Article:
• President Clinton, in explain politics to a colleague, famously said “It’s the economy, stupid”, meaning everything hinges on the economy. In mental health, the importance of relationships is similar: they appear to fundamental to a person’s sense of wellbeing, so we need to be good at helping people address them.

    • The Grant and Glueck (the Harvard study). This massive, four-generational study of Harvard graduates and under-privileged Boston children, demonstrates the immense power of relationships to influence and determine both our mental and physical health.

    • IPT (Interpersonal PsychoTherapy). An overview of the problems addressed by IPT, and the strategies for addressing them.

    • ‘Popular People live longer. The meta-study by Holt-Lunstad, ( Brigham Young University) reviewing 148 investigations published over 28 years on the effects of social relationships.

    • Slavich and Cole, (human social genomics at the University of California, Los Angeles): how our genomic make up reacts to social rejection.

    • Exercises, case-studies, addressing (yourself, your friends and acquaintances if you want to, and) your own case-load.

  • Treatment techniques based on Cognitions and Thinking style. Covering the topics:

    • The ability to address people’s thinking style was the original breakthrough behind cognitive therapy and cognitive behaviour therapy.

    • Core beliefs: ‘Rigid, long-lasting views about the nature of oneself, other people, the world.’ Adaptive ones work well for us and maladaptive ones very much don't. Triads: Core beliefs which interact with each other to produce depression and anxiety.

    • Negative Automatic Thoughts and Core Beliefs: the interaction.

    • “Everything I touch always goes wrong.”

    • Unhelpful thinking styles, Negative Automatic Thoughts, and ‘Thinking Errors’. Terms often used to mean much the same thing, and we can often influence core beliefs by repeatedly tackling such ‘thinking errors’ and unhelpful thinking styles.

    • Where do these thinking styles come from?

    • The Top10 thinking errors and the 5 key interventions: Graded Questions; Putting a name to it; and an overview of Logical evidence-based reasoning; Guided Discovery, and Hypothesis Testing.

    • Why do I get so upset about such a small thing? ‘Critical Incidents’: sometimes an apparently minor incident can have a seemingly disproportionate effect.

    • Feature Exercise: Straightening out cognitive distortions.

    • What’s BEST to think about? Enough of thinking errors, what should we think about if we want a sense of wellbeing? Includes video featuring Philip Zimbardo.

    • Logical Evidence-Based Reasoning / Cognitive re-structuring.

    • Identifying Hot Thoughts and cooling them down using logical evidence-based reasoning.

    • Included are forms available to you as a download for 3 years, renewable.

    • Video: Cognitive Restructuring.

    • Exercise: Using it with yourself.


By completing/passing this course, you will attain the certificate Level 2 Accreditation (18 hours CPD)

Learning Credits

Welcome and Introduction
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What is CBT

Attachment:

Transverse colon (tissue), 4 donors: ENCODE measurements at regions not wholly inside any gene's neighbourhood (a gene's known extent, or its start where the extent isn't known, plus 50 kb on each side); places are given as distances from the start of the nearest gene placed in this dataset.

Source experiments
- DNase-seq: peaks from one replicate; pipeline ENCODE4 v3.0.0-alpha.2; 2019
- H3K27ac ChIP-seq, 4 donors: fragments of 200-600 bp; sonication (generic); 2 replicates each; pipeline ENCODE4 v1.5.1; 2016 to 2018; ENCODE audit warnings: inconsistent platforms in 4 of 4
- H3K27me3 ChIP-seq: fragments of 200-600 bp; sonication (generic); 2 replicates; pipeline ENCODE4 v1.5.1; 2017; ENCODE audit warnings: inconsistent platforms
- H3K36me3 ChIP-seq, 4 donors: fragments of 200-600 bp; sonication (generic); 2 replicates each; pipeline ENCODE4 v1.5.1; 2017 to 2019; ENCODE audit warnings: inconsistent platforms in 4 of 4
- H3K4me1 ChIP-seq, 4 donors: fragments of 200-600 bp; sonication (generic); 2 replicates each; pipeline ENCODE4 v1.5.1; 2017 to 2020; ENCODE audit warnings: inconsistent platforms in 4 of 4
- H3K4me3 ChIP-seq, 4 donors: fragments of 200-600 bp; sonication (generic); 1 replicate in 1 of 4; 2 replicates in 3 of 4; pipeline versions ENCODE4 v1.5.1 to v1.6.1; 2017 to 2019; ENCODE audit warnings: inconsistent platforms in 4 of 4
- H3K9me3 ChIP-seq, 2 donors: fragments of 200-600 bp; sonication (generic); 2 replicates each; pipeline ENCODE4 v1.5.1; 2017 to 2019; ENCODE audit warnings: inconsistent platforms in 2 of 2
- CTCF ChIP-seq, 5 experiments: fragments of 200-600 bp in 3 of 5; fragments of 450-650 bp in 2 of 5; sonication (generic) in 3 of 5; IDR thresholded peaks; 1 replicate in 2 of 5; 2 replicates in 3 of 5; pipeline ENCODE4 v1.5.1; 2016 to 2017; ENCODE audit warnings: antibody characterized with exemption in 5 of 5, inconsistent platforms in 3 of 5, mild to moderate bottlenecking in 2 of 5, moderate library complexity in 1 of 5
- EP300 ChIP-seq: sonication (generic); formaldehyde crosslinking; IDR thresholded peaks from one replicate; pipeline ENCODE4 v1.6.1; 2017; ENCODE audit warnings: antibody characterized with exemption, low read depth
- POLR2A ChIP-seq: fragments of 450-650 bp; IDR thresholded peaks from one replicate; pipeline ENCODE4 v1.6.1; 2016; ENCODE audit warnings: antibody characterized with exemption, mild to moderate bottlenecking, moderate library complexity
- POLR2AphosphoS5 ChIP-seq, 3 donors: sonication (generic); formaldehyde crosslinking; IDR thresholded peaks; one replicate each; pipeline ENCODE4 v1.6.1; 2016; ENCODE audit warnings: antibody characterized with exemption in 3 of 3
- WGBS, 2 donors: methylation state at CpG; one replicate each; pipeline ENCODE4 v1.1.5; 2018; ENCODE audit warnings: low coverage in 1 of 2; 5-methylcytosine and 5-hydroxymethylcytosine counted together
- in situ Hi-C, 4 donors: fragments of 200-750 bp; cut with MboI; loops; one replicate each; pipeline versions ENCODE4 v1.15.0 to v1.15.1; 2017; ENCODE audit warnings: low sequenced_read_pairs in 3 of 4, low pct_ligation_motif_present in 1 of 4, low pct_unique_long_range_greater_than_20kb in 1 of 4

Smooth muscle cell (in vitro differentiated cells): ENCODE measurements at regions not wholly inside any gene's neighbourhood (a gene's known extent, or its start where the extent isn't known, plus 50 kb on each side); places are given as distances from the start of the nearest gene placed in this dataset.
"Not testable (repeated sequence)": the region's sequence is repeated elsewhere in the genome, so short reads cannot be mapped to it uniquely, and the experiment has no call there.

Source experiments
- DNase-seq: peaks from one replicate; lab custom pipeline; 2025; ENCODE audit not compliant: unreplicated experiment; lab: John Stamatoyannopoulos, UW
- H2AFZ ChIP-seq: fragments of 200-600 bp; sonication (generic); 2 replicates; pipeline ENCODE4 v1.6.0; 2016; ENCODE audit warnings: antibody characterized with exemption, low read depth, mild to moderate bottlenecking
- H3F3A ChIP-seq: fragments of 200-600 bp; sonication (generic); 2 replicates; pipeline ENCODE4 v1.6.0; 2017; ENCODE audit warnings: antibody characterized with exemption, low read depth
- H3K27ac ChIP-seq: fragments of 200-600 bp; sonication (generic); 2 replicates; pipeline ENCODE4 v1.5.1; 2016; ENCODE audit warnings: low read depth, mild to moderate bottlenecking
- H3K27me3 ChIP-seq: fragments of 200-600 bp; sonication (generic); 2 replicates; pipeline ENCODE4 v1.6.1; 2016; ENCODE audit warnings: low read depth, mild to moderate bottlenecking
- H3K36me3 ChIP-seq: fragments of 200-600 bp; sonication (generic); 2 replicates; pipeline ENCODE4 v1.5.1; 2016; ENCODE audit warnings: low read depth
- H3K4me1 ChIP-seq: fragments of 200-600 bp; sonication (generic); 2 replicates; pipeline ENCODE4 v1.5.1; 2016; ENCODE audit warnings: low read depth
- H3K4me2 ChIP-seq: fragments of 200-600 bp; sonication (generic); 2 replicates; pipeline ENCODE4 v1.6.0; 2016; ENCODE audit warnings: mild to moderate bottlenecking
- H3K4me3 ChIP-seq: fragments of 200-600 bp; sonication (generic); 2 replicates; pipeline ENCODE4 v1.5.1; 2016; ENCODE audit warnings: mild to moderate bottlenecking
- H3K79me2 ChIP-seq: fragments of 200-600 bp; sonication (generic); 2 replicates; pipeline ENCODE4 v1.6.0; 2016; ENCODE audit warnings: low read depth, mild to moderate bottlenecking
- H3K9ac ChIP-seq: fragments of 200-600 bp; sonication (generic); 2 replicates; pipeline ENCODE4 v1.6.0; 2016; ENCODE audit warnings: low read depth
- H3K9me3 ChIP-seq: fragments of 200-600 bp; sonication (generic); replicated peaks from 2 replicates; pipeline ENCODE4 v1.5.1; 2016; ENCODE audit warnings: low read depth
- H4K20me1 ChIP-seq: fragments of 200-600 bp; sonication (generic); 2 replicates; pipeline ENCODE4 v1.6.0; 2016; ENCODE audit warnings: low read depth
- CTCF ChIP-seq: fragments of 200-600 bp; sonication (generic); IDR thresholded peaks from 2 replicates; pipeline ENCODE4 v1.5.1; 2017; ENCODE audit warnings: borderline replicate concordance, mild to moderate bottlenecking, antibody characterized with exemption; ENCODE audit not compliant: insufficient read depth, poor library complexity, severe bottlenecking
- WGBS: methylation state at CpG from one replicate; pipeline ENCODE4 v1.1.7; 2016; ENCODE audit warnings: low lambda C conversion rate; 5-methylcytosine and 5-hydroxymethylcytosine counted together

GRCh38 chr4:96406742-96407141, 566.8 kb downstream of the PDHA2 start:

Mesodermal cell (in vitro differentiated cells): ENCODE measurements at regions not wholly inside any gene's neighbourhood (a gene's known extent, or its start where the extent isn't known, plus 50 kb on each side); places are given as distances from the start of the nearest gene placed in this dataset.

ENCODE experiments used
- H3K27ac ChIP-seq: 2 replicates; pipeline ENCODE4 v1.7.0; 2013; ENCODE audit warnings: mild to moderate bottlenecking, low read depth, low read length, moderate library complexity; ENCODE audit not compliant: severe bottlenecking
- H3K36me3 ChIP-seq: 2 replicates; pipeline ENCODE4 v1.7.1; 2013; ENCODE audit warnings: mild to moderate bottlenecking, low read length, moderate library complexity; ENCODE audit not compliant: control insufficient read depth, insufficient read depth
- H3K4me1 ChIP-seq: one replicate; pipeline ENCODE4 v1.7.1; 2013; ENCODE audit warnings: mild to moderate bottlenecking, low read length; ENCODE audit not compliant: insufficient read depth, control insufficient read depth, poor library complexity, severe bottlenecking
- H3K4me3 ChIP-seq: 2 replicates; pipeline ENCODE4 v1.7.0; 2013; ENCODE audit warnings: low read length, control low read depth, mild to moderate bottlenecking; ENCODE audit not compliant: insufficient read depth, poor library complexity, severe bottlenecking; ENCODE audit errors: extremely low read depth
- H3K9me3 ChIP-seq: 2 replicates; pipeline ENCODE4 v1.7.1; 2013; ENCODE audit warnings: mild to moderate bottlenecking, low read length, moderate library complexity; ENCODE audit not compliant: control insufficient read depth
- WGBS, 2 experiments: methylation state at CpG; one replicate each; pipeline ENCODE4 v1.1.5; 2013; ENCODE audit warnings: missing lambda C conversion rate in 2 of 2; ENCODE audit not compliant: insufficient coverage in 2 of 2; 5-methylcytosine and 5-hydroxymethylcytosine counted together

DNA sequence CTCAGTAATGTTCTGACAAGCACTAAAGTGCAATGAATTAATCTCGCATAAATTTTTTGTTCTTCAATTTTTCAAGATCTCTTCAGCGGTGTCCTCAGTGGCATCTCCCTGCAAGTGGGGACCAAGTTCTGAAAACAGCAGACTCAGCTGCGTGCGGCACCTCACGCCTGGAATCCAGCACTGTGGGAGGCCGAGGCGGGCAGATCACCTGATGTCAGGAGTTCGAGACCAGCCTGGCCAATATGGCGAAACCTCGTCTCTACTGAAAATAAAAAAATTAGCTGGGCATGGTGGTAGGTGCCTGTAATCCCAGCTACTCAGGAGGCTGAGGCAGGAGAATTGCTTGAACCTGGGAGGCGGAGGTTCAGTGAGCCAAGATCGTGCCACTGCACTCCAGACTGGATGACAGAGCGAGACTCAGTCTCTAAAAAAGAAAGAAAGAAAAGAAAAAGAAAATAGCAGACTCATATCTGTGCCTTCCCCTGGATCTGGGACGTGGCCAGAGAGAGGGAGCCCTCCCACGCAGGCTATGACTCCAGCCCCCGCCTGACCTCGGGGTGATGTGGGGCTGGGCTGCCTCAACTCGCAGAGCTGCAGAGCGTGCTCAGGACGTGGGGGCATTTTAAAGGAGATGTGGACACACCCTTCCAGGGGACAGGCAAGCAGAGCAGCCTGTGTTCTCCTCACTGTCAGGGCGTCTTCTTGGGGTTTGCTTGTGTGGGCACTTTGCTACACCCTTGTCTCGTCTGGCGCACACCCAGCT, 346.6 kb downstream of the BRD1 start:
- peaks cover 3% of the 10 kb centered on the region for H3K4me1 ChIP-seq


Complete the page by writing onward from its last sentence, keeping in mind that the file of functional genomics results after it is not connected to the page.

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The first session or two
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Case Formulation
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A Standard Session Plan
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Evidence-based practice
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An overview of behavioural interventions
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Graded Exposure
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Behaving in Line with Your Values
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Behavioural Activation
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An Introduction to Biological Interventions
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Mood Altering Substances
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Exercise and Relaxation
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Environmental Interventions
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Cognititions and Thinking Style
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Evaluating Progress
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Applying CBT Reliably
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What have you earned from attending this course
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Added 4 days ago, by Anonymous
Good and informative
Added 4 days ago, by Peter
An excellent course that was enjoyable and insightful.
Added 5 days ago, by Anonymous
Good and thorough
Added 5 days ago, by Maeve
fantastic. really enjoyed the course throughout.
Added 6 days ago, by stacey
Good course for very formal settings, very much about the techniques but not so much focus on what tools to use
Added 6 days ago, by Anonymous
A very tangible online course, with helpful real-life examples throughout to assist with the teaching.
Added 11 days ago, by Athina
I thoroughly enjoyed this course. I found very helpful the way it has been structured, the lecture lengths and the variety of examples. The content is wonderful and the facilitator very clearly understood with a sense of kindness and calm. Thank you
Added 16 days ago, by Anonymous
I expected to get a bit more information on the subject and definitely much more CBT techniques. Anyway I enjoyed the lecturing and demos.
Added 17 days ago, by Anonymous
This is a good introduction to CBT, led at a good pace and covers the key elements for an understanding of what it is and how to use it with clients.
Added 20 days ago, by Anonymous
Useful in that it gave a broad over view of CBT